One of the perks of having a spouse that travels (and not currently working a regular job) is getting to hop on a cheap flight and end up piggy-backing on a trip to the Netherlands. Last Tuesday, I found myself on a flight to Amsterdam not quite knowing what I was in for, though I can tell you, I was least excited for the food.

Somewhere in my mind, I’d decided that because Amsterdam was Nordic-ish and Germanic-ish, I was just going to be surviving on meat and potatoes. Van Gogh himself even depicted the famous “Potato Eaters” in one of his earlier well-known works. I stashed some Lara bars in case I got really desperate. Boy was I wrong. I’ve done a little research since, and Amsterdam actually has a really great and modern food history.

Like many Germanic/Nordic nations, the Dutch relied on humble and frugal cooking methods dating back to the Golden Age (17th century). This was a time where the Dutch sat at the head of the global trade market and had many nations coming not only to trade, but to live in the Netherlands, and specifically, Amsterdam. This diverse trading post foreshadowed the direction and growth of the city we visit today. Currently, Amsterdam is one of, if not the most, diverse city in Europe, boasting over 170 different nationalities. Between its staggering amount of cultural influences, nouveau cooking methods like molecular gastronomy, and the strengthening farm to table movement, restaurants around the city offer sincere meals that put ingredients first.

I think the biggest surprise of all, is that Zach picked all of the restaurants (except the last one). I’ll only list the big three that we hit but I am delighted to tell you that Amsterdam truly has something for everyone. We saw countless Argentinian steakhouses, a multitude of Asian restaurants, loads of Vegan spots, and bowls. They love their bowls and I’m not talking about the ones you smoke out of, though there are plenty of those too.

Disclaimer: These are all pictures from my iPhone. It’s bad enough that I’m the person that records every meal I eat in public but it’ll be a cold day in hell when I pull out my giant Nikon to stand over a plate to get the perfect shot.

My Number 1: An absolute must-eat-at-while-you’re-in-Amsterdam-or you’ll-die is Zaza’s. It’s located about a 35 minute walk south of the city centre in a really chic little neighborhood, near the museum mile and Heineken Factory. It is owned and run by the cutest, friendliest Irish woman, Sophie, who ensures a personalized, relaxed experience for every guest. The restaurant seats 12 tables so be sure to make a reservation ahead of time and stick to it. We were given an amuse-bouche before proceeding with a 4-course meal. To start, we ordered the pan-seared scallops with a caramelized fennel tart and a tarragon beurre blanc sauce.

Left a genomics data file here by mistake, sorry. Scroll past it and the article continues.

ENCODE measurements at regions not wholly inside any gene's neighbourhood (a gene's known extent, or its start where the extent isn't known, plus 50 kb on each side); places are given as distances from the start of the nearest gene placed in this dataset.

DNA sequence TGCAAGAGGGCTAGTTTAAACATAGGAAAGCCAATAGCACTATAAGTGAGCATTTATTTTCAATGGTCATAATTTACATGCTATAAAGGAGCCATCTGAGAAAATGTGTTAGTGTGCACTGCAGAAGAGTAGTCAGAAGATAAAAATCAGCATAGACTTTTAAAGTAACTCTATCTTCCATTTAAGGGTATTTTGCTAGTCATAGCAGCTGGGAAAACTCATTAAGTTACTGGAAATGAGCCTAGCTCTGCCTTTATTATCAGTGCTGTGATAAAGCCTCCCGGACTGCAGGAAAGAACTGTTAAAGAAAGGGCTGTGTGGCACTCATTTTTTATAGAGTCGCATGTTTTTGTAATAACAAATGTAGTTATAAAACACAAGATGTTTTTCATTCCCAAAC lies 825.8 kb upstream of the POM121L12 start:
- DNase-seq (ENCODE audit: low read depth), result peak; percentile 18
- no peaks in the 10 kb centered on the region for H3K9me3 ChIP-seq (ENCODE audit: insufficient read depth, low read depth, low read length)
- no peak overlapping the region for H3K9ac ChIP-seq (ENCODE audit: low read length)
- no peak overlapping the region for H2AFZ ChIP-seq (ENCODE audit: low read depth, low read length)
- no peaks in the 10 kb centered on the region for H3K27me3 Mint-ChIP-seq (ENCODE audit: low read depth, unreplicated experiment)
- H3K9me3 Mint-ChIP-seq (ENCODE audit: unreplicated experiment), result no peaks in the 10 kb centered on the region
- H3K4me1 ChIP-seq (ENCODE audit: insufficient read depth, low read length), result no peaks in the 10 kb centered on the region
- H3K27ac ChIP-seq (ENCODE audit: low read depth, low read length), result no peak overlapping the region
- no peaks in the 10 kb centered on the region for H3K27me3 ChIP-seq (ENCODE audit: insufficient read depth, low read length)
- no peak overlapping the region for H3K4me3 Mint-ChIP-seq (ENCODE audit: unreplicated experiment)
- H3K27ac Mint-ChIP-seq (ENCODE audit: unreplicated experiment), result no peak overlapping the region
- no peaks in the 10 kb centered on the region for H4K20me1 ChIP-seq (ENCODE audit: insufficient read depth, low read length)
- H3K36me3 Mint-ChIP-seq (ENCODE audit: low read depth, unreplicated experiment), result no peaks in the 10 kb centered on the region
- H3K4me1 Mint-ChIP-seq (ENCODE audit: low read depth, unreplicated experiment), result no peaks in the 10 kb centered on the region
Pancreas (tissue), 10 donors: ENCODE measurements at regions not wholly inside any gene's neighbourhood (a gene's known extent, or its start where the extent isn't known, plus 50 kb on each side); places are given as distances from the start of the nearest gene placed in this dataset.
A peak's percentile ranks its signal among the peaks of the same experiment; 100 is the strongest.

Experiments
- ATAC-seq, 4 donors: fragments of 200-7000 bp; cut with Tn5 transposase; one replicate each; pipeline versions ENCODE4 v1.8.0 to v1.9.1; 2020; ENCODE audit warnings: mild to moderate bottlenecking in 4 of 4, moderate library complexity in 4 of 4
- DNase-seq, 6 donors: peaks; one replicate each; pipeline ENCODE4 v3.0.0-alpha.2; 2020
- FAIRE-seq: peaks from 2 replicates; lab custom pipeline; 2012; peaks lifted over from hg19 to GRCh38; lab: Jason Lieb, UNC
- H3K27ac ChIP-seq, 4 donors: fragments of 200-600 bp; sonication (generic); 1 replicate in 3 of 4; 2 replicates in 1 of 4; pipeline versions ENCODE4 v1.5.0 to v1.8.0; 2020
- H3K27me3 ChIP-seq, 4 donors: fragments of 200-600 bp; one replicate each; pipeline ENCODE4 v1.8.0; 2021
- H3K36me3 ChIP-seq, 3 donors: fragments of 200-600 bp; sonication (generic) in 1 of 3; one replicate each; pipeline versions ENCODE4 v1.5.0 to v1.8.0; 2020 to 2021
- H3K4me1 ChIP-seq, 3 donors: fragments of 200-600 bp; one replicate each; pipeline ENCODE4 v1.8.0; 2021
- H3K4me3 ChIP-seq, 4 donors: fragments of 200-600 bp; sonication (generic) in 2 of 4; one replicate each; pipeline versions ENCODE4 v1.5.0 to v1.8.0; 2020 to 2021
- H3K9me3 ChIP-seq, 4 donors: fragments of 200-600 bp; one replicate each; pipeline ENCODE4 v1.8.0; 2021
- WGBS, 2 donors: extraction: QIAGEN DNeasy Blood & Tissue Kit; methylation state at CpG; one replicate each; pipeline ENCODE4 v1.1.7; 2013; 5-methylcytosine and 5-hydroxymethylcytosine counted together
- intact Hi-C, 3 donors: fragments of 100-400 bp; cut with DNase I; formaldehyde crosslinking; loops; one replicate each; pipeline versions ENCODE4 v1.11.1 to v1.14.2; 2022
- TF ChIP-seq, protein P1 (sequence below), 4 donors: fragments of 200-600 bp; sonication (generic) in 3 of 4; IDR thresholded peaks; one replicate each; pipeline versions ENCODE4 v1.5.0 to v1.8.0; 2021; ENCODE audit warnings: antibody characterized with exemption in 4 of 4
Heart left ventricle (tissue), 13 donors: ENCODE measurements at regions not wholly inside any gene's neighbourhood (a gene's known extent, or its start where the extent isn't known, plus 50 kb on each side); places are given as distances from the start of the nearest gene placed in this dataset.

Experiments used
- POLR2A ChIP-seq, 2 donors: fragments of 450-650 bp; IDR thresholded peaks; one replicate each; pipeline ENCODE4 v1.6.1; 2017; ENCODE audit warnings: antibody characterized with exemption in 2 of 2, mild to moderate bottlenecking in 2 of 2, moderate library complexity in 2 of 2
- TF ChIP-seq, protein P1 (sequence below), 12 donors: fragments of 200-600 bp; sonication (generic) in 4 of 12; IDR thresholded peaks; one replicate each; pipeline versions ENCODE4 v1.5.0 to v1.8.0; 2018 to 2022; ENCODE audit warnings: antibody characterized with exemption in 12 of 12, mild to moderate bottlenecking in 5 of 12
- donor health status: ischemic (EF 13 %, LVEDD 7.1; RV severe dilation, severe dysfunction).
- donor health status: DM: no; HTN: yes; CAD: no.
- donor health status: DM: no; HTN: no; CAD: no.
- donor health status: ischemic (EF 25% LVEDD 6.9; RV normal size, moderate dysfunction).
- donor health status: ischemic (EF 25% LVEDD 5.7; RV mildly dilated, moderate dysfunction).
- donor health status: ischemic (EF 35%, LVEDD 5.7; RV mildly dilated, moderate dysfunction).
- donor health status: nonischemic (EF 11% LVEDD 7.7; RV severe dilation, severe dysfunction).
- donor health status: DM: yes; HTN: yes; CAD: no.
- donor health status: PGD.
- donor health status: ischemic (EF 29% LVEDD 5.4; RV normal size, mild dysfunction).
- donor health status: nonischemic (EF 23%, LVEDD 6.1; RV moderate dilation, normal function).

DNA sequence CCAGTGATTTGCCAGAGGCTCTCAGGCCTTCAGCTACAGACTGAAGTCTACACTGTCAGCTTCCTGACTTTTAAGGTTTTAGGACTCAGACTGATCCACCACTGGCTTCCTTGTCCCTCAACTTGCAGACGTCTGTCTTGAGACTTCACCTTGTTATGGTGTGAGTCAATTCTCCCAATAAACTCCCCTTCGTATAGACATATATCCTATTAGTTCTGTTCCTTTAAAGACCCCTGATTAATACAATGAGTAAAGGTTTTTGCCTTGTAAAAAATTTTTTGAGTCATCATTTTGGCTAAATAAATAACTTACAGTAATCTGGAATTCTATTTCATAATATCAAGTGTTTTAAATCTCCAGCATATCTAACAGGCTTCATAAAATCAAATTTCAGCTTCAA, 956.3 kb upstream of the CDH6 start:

I had the raw oysters for my mid-course, and venison with creamed foie gras and truffle potatoes as my main. Zach had guinea fowl with garden vegetables and croquettes. Holy smokes./>

Everything was absolutely perfect and I’m still dreaming of the bread pudding accompanied by cream and homemade toffee sauce. It is Sophie’s grandmother’s recipe.

My Number 2: Brasserie Ambassade is a very close number two for us. It is located in a hotel adorned with fine art, trust me though, it is far from hotel food. This chic boutique spot is French inspired with a focus on lighter fair and white wine. To start we shared the steak tartare. We sipped on a South African Chenin Blanc, a grape you’d normally find in the Loire Valley of France. For our main course, I ordered the homemade mushroom ravioli and Zach got the Halibut. When I say this was the most perfectly cooked fish, this was the most perfectly cooked fish.

The ravioli was also an absolute delight and had a marsala sauce and fresh arugula. To finish off the night, we ordered the seasonal dessert; strained yogurt, homemade honey ice cream, and roasted fig. You’ll definitely want a glass of amaretto to polish off your night before your walk home. This restaurant is located in Jordaan, overlooking one of Amsterdam’s picturesque canals.

Number 3: A little north of the Heineken Factory, we found a hole-in-the-wall Italian dream called Segugio. If you blink you’ll miss it because it looks like a storefront.

However, inside you will find a quaint Italian restaurant run by an Italian family and a small staff; the chef was even running food to a couple tables. Be ready, they don’t speak English, but I think that makes the food taste better. We started with a huge charcuterie board. Just look how gorgeous.

Zach won the night with his entrée course of flank steak. It was served on a bed of arugula and had notes of rosemary and a balsamic reduction. I had a housemade pesto ravioli stuffed with burrata that was lovely and simple but unfortunately didn’t hold a candle to the ravioli served at Brasserie Ambassade.

Honorable Mentions:
A couple that I think are worth noting for other reasons are C (yes, it is actually called C), Pluk, and Restaurant Lucca.

C is for Celcius and sits outside of the city, about a 45 minute walk from the city centre. It is a small plates, super trendy restaurant. It focuses on how foods are cooked at different temperatures and offers a tasting menu to excite the palate based on that philosophy.

Pluk is a small chain that is dripping in estrogen. It serves desserts, coffees, smoothies, and juices in addition to a focused brunch menu with killer portion sizes. They also have a very cute and girly gift shop full of all things pink and glitter.

Restaurant Lucca is a neighborhood Italian secret and one of my favorite spots. I’m convinced that a little 70 year old Nona was in the back cooking all of the food. The neighborhood was quiet and residential, about a 15 minute walk east of the city centre. It’s cozy and inviting, the perfect place for an easy last meal in Amsterdam.

 

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